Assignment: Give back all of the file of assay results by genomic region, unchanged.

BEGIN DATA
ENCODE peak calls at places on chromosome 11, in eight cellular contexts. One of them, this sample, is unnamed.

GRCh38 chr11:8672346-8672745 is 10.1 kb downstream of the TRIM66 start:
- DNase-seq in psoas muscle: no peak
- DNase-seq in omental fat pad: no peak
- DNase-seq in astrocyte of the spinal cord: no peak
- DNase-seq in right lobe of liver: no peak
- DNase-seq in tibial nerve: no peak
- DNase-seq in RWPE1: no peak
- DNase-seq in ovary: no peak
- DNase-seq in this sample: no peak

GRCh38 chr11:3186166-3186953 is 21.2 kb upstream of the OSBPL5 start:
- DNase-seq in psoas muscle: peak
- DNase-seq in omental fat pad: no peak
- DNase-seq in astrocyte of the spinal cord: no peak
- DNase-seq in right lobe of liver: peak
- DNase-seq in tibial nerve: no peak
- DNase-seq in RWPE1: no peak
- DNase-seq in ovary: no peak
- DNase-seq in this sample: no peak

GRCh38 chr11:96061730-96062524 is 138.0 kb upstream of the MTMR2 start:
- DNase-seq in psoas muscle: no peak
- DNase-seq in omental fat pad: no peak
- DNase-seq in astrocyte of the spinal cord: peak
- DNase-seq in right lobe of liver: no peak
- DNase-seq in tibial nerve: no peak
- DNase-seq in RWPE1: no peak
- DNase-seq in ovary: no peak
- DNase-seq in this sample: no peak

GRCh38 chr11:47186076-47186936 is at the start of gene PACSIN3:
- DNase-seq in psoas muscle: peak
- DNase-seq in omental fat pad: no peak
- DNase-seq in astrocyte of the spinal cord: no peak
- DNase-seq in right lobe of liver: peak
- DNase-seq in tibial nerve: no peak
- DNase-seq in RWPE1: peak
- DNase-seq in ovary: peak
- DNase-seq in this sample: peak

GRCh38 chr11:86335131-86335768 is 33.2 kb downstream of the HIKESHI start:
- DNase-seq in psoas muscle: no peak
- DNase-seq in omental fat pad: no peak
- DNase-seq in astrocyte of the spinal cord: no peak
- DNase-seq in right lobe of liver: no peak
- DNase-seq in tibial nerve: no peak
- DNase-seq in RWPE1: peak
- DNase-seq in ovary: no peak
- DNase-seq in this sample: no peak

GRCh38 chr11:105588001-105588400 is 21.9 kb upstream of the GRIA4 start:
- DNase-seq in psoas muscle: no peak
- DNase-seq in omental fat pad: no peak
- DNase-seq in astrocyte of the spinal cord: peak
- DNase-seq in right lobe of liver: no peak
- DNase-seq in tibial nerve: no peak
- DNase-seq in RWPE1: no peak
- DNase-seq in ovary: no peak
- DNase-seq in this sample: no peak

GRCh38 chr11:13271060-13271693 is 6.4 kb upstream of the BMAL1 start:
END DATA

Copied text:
ENCODE peak calls at places on chromosome 11, in eight cellular contexts. One of them, this sample, is unnamed.

GRCh38 chr11:8672346-8672745 is 10.1 kb downstream of the TRIM66 start:
- DNase-seq in psoas muscle: no peak
- DNase-seq in omental fat pad: no peak
- DNase-seq in astrocyte of the spinal cord: no peak
- DNase-seq in right lobe of liver: no peak
- DNase-seq in tibial nerve: no peak
- DNase-seq in RWPE1: no peak
- DNase-seq in ovary: no peak
- DNase-seq in this sample: no peak

GRCh38 chr11:3186166-3186953 is 21.2 kb upstream of the OSBPL5 start:
- DNase-seq in psoas muscle: peak
- DNase-seq in omental fat pad: no peak
- DNase-seq in astrocyte of the spinal cord: no peak
- DNase-seq in right lobe of liver: peak
- DNase-seq in tibial nerve: no peak
- DNase-seq in RWPE1: no peak
- DNase-seq in ovary: no peak
- DNase-seq in this sample: no peak

GRCh38 chr11:96061730-96062524 is 138.0 kb upstream of the MTMR2 start:
- DNase-seq in psoas muscle: no peak
- DNase-seq in omental fat pad: no peak
- DNase-seq in astrocyte of the spinal cord: peak
- DNase-seq in right lobe of liver: no peak
- DNase-seq in tibial nerve: no peak
- DNase-seq in RWPE1: no peak
- DNase-seq in ovary: no peak
- DNase-seq in this sample: no peak

GRCh38 chr11:47186076-47186936 is at the start of gene PACSIN3:
- DNase-seq in psoas muscle: peak
- DNase-seq in omental fat pad: no peak
- DNase-seq in astrocyte of the spinal cord: no peak
- DNase-seq in right lobe of liver: peak
- DNase-seq in tibial nerve: no peak
- DNase-seq in RWPE1: peak
- DNase-seq in ovary: peak
- DNase-seq in this sample: peak

GRCh38 chr11:86335131-86335768 is 33.2 kb downstream of the HIKESHI start:
- DNase-seq in psoas muscle: no peak
- DNase-seq in omental fat pad: no peak
- DNase-seq in astrocyte of the spinal cord: no peak
- DNase-seq in right lobe of liver: no peak
- DNase-seq in tibial nerve: no peak
- DNase-seq in RWPE1: peak
- DNase-seq in ovary: no peak
- DNase-seq in this sample: no peak

GRCh38 chr11:105588001-105588400 is 21.9 kb upstream of the GRIA4 start:
- DNase-seq in psoas muscle: no peak
- DNase-seq in omental fat pad: no peak
- DNase-seq in astrocyte of the spinal cord: peak
- DNase-seq in right lobe of liver: no peak
- DNase-seq in tibial nerve: no peak
- DNase-seq in RWPE1: no peak
- DNase-seq in ovary: no peak
- DNase-seq in this sample: no peak

GRCh38 chr11:13271060-13271693 is 6.4 kb upstream of the BMAL1 start: